Focusing on Brazilian commodity production to gain a real-time sense of domestic economic performance
Brazilian economic activity on a path of rapid deceleration as Covid-19 spreads within the country
Brazilian President Jair Bolsonaro, unlike most other world leaders, has been less than willing to implement and enforce broad-based economic closures required to slow the spread of Covid-19. A lack of action at the top has not stopped state leaders from stepping in to fill the leadership gap. Twenty-four of Brazil’s 27 states had moved forward with increasingly strict quarantine measures as of April 1st at the demur of Bolsonaro.
Ultimately the lack of strong federal coordination has allowed for a chaotic and disparate set of requirements that is likely to add further pressures to an economic growth forecast already under strain from supply chain disruptions emanating from beyond the country. Early data is already painting a deeply negative picture. The Brazilian Real has depreciated by some 40% against the U.S. Dollar just since the start of 2020, forcing the central bank to draw heavily on foreign currency reserves to stem the bleeding. Indeed, the Brazilian Central Bank’s official reserve position declined 12.8% y/y in March to mark the largest such decrease since the time-series began in 2001. Unemployment, which began to tick higher late last year, is currently holding at 12% and could very well continue pushing higher despite seasonal effects that tend to weigh on the rate through Q3. Median expectations of annualized GDP growth are back into negative territory (-0.90%) for the first time since early-2017 and these expectations are likely to worsen in the months ahead.
Despite a lack of support from Bolsonaro, the Brazilian government has provided moderate amounts of fiscal stimulus in attempts to blunt the blow from Covid-19. In total, fiscal measures will come out to 6.5% of GDP, albeit half of this spending was already allocated to other programs. The Brazilian Central Bank has been similarly supportive with a focus on monetary easing. The official SELIC policy rate was cut to just 3.75%, the lowest level in more than two decades. The reserve requirement was also slashed by 14 basis points in a bid to further boost money circulation. Focus in the months ahead will need to center on signs of inflation which at present is holding within reasonable levels (3.2%).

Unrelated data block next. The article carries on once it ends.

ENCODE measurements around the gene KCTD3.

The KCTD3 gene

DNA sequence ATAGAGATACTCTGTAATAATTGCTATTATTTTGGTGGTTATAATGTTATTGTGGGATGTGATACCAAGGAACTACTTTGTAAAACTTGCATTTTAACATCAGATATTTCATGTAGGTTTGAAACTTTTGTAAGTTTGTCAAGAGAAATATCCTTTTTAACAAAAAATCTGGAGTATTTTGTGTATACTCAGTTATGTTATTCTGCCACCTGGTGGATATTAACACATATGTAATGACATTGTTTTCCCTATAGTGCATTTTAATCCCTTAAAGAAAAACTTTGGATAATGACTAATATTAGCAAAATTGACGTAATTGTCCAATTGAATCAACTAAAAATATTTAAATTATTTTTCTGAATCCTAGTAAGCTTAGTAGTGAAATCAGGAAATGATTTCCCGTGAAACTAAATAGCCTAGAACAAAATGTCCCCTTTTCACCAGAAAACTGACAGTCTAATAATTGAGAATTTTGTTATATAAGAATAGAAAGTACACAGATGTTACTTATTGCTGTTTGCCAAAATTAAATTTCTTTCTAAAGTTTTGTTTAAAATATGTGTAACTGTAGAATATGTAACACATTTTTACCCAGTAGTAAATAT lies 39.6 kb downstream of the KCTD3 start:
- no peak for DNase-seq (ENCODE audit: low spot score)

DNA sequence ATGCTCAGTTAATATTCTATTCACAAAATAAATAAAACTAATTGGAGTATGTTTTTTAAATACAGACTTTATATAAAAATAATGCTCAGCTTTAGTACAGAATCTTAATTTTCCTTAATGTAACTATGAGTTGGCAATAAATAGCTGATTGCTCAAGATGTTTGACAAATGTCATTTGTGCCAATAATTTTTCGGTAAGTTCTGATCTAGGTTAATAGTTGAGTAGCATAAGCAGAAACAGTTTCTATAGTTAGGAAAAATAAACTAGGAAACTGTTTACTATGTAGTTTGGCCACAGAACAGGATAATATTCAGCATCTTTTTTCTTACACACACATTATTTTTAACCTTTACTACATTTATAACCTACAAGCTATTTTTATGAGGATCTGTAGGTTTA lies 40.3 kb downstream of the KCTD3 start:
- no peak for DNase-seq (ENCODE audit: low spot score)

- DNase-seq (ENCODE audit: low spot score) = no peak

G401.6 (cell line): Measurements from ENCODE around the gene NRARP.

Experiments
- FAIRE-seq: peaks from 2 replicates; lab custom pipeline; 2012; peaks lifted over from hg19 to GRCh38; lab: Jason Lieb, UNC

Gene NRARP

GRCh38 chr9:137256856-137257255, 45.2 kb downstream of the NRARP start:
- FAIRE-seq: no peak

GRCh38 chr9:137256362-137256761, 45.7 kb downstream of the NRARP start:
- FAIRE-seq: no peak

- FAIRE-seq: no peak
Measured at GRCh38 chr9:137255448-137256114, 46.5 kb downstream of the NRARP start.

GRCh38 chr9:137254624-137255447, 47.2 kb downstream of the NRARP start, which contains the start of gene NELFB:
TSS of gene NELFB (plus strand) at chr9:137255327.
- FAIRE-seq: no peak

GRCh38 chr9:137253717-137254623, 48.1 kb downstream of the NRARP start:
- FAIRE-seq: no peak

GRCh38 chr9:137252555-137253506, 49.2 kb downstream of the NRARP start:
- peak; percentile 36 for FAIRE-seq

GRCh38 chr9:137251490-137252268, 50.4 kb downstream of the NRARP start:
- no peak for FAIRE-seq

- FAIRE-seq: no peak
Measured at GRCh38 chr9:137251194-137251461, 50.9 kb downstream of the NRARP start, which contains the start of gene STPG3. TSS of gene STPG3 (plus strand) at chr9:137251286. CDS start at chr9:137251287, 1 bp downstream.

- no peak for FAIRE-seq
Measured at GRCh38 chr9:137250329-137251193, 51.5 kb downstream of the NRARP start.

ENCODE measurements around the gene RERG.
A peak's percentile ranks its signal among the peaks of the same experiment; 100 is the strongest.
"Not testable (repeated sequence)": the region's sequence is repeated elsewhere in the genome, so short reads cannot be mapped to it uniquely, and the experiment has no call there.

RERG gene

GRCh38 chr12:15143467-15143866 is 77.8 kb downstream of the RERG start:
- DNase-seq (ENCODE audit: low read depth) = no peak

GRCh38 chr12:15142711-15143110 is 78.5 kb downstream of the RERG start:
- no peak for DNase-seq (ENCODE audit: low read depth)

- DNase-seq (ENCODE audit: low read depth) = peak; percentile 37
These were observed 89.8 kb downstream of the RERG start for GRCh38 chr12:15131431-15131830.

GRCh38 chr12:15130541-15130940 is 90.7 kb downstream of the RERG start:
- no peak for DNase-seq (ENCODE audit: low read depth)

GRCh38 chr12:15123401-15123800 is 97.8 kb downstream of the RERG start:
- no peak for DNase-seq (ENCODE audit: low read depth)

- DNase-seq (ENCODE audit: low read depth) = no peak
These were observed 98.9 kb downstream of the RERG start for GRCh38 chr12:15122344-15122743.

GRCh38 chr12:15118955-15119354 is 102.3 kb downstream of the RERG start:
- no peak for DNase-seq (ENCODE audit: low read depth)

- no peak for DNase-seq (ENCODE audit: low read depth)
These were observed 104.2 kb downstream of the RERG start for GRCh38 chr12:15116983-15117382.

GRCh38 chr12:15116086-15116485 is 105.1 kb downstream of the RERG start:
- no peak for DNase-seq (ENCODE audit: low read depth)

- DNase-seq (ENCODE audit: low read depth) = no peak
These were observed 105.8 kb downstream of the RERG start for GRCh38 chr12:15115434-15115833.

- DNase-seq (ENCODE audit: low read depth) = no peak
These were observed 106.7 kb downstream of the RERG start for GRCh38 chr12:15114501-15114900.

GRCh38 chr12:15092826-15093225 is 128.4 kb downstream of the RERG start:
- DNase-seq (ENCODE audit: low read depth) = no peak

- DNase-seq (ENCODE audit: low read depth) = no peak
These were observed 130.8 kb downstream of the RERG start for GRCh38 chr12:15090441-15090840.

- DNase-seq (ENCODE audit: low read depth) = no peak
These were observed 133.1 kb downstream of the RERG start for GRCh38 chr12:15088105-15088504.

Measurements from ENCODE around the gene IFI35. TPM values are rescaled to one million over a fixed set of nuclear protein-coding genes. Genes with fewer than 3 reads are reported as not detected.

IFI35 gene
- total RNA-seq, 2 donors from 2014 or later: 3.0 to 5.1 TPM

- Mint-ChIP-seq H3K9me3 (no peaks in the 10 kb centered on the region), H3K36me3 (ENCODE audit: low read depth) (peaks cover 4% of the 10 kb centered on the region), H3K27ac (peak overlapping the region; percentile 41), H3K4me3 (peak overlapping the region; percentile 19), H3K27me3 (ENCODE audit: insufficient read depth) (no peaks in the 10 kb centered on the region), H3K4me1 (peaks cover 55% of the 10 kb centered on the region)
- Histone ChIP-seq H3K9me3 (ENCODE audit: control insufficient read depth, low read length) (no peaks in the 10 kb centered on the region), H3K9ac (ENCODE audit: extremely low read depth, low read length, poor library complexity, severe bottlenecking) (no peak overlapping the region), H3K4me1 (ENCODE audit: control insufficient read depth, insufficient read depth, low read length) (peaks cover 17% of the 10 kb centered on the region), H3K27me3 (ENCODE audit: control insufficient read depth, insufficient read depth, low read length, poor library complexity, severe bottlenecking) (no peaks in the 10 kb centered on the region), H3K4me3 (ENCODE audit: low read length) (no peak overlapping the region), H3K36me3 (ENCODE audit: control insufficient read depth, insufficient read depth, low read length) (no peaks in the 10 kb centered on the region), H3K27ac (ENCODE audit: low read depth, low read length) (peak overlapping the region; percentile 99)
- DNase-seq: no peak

Iron ore exports through April point to weakness in global steel production levels as downstream demand destruction weighs on manufacturing activity
Brazilian iron ore departures are far outperforming levels from a year earlier. Loadings finished April at 23.06 Mt, higher 5.71 Mt y/y. Unfortunately, the gain was not a true improvement in export growth, but rather a result of 2019 supply disruptions following the Vale dam disaster. More broadly, departure levels finished at some 5.93 Mt under the April 2018 total in a sign that demand for iron ore is struggling.
There are signs that the need for Brazilian iron ore will remain constrained in the weeks ahead. Chinese iron ore inventories, which realized significant draws through March, have since flattened out despite no significant change to aggregate iron ore imports. Chinese crude steel production has also begun to decline against year ago levels after some signs of recovery through March and early-April.
Under normal circumstances, Brazilian producers might look to other markets to fulfill the loss in marginal demand out of China. Of course, the Coronavirus is hindering economic activity everywhere. May will be a key month for determining whether Brazil will be forced to scale back departures more significantly to account for weakness along the global supply chain.
Brazilian oil producers look to export abroad as domestic gasoline/diesel demand struggles
While Brazilian refinery utilization levels are not actively published, it is a near certain likelihood that throughput struggled on the month. Like most other places on the planet, quarantines have heavily limited the need for domestic petroleum products. Despite movement restrictions, imports of middle distillates and light ends still finished up in April (+73 kbd y/y). Such an import gain is a notable confirmation that refinery run cuts likely outpaced reductions in domestic demand, a characteristic not true of most major refining centers globally.
Brazilian oil producers seemingly adjusted to this new lower throughput reality by attempting to export more crude. Departures on the month finished at a record high 1.8 mbd, marking a gain of 350 kbd m/m and 745 kbd y/y. A portion of the increase against year earlier levels was a result of an upward trend in loadings resulting from new production areas that have come online in the past six months. On a 14-day moving average basis, there is not yet evidence that producers are slowing departures into May.
Of course, the move to export more crude is not really a solution to the broader demand problem. While export loadings did indeed increase against month and year earlier levels, much of this crude is likely struggling to find buyers. Brazilian oil tagged as floating storage peaked at 8.5 mb in late-April, albeit about a third of this has since come off as barrels have found small pockets of onshore storage in China, Singapore, Spain, Malaysia and the United States.